Aviation's global hub is quitting the Persian Gulf

Aviation's global hub is quitting the Persian Gulf

Once upon a time, airlines based in the Persian Gulf were making all the running in the global aviation market.

Propped up by state owners that didn't care too much about profits and blessed with a unique geographical position from which a single flight can reach almost every inhabited spot on the planet, Emirates, Etihad Airways and Qatar Airways seemed to have the world at their feet.

Emirates was expanding capacity at the rate of 30 million or so available seat kilometers per year – roughly equivalent to adding an AirAsia to its network every 12 months – and striking deals with weakened rivals such as Qantas to win more long-haul traffic.

Etihad was even busier, taking equity stakes in more than half a dozen airlines to build a rival to the traditional aviation groups of OneWorld, SkyTeam and Star Alliance – one that carried almost 127 million passengers last year.

Qatar Airways was moving in the same direction, becoming the biggest shareholder in IAG, the owner of British Airways, and South America's largest operator, Latam Airlines.

For good measure, Qatar's sovereign wealth fund even bought a 20 percent stake in Heathrow Airport Holdings, owner of the busiest airport for international passengers after Dubai.

With remarkable speed, that advance is falling into disarray.

Hard times for the Gulf trio

Etihad announced Thursday a US$1.87 billion loss for its 2017 fiscal year, driven by massive writedowns in the value of those equity partners and its aircraft fleet. Even by the standards of the aviation industry, where fleet impairments can often spark dramatic numbers of this sort, that's a giant of a loss.

Qatar Airways, meanwhile, could lose 30 percent of its revenue due to the blockade of its home country by its Arab neighbors, according to Frost & Sullivan, a consultancy, while Emirates in May reported its first annual profit decline in five years.

There are short- and long-term factors driving this. U.S. airlines, revived by a wave of domestic consolidation and seeking payback for the decades when Gulf carriers kept them on the back foot on international routes, have been using the government to exact revenge.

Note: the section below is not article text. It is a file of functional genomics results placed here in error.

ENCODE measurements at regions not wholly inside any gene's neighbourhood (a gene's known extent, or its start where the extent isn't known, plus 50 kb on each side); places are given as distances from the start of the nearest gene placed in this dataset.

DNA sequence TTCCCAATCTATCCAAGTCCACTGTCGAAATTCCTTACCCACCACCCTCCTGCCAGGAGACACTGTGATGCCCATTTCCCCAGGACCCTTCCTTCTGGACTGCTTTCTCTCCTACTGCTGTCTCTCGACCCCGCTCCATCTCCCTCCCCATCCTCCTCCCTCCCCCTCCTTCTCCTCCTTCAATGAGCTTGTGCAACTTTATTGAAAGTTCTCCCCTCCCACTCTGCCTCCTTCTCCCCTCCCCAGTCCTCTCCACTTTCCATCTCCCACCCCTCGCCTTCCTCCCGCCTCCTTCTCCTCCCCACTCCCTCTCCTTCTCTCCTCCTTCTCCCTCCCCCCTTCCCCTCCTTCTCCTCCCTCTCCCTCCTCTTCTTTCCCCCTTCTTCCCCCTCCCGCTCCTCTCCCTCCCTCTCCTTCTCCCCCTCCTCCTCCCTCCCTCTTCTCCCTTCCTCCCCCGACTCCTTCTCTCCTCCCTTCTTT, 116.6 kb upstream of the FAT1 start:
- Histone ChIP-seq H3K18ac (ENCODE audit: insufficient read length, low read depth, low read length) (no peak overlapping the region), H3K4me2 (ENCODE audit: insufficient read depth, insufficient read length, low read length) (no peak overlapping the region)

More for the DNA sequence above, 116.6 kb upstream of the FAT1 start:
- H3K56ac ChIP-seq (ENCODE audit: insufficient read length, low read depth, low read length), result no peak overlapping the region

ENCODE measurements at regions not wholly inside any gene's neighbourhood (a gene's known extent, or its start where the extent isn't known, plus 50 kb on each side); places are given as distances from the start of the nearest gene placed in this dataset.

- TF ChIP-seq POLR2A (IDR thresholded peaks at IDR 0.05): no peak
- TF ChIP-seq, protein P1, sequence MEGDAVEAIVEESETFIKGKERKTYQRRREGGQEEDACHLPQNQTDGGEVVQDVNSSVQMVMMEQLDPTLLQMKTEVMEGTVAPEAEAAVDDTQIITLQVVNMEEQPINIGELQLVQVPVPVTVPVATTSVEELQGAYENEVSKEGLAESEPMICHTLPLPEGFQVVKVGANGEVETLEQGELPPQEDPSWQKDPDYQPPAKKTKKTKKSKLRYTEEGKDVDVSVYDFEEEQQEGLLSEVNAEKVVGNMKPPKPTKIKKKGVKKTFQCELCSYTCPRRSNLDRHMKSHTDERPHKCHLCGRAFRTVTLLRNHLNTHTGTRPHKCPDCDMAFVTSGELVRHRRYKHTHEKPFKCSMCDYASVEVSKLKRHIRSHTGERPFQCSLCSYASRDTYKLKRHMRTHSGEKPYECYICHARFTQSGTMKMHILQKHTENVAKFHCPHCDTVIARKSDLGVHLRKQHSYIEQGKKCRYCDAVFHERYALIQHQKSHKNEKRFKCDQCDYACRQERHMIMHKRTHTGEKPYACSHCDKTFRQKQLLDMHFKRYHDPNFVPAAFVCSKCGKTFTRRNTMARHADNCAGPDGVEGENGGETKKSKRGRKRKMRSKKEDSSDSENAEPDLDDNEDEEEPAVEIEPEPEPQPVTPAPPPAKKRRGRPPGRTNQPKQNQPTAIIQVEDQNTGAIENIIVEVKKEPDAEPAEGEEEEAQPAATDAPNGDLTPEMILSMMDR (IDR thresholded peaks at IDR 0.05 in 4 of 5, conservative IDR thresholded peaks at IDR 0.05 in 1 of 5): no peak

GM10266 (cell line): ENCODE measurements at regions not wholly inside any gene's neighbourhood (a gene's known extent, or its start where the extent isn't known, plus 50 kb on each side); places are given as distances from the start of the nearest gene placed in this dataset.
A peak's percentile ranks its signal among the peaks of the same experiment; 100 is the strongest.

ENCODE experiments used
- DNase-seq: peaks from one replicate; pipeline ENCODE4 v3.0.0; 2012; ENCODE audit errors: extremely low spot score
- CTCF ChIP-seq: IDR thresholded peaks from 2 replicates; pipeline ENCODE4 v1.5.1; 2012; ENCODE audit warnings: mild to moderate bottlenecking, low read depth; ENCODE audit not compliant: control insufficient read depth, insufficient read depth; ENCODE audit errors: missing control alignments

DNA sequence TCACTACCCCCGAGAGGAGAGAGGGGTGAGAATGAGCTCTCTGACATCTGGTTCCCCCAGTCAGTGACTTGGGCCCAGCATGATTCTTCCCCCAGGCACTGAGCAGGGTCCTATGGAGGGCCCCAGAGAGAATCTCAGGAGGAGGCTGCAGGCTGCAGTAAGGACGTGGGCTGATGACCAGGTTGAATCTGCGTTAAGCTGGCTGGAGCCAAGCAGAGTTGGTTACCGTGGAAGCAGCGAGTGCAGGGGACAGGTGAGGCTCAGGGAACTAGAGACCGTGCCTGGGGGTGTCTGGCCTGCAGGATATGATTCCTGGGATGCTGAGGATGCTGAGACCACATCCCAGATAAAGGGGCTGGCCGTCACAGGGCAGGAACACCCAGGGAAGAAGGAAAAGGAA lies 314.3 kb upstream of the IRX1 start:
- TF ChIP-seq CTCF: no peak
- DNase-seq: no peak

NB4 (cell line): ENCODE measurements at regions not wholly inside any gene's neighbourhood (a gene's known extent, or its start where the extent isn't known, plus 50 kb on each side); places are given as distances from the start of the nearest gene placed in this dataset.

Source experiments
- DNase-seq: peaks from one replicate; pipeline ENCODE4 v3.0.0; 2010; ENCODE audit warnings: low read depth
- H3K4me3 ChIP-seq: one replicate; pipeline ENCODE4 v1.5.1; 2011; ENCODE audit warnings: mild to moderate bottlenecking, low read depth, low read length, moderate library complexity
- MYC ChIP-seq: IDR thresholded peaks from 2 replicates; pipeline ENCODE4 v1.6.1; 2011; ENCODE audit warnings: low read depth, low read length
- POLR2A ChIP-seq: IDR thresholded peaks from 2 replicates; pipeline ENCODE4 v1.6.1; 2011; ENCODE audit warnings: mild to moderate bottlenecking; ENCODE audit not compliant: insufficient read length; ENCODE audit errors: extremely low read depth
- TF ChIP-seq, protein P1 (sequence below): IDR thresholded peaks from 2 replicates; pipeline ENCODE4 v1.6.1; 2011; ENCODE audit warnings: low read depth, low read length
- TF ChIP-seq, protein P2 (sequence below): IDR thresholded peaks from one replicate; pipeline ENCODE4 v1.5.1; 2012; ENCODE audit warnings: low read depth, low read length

Restrictions on travel from Muslim-majority countries and a ban on laptops from Middle Eastern airports – the latter finally lifted in the past month, thanks to enhanced security measures – have chilled the activities of the Gulf carriers into the U.S. Etihad scrapped flights to San Francisco last month and Emirates has cut 25 weekly services to the country.

While those crises, and the blockade on Qatar, may gradually pass, it's the longer-term picture that's more worrying.

New alliances

Consider the other big aviation news Thursday. Delta Air Lines and China Eastern Airlines paid about €751 million (US$876 million) to each take 10 percent stakes in Air France-KLM, with the European group using some of the cash to buy a 31 percent stake in Virgin Atlantic Airways.

Alitalia, which counts Etihad as a 49 percent investor and was declared insolvent in May, will also be brought into the joint venture.

This sort of new alliance – cemented by market power on the big bilateral routes between the EU, the U.S. and China, and dominated by players in those markets – poses a profound threat to the vision of aviation's future promulgated by the Gulf carriers.

A domestic market, after all, provides a formidable advantage for international carriers. Domestic passengers tend to pay more for each kilometer flown than international travelers, allowing the short-haul routes to subsidize the more competitive long-haul legs.

They also provide feeder traffic so that planes from Chicago to London can be filled up with passengers ultimately traveling from Cincinnati to Glasgow, further improving profitability.

The Gulf carriers – all based in jurisdictions that are, in essence, city-states – lack that advantage.

For most of the history of modern aviation, the geographical benefits of being global hub carriers has compensated for that handicap. That era, along with the double-decker jumbo jets that drove it, is now fading into the sunset with new aircraft that can fly further than their predecessors.

A future based on the power of the three big outbound tourism markets, rather than the strategic locations of global hubs, was always going to be challenging for the Gulf's carriers. It could be arriving at the gate sooner than anyone expected.

 

5 comments

  • StudiodeKadent

    StudiodeKadent

    29 Jul, 2017 11:22 am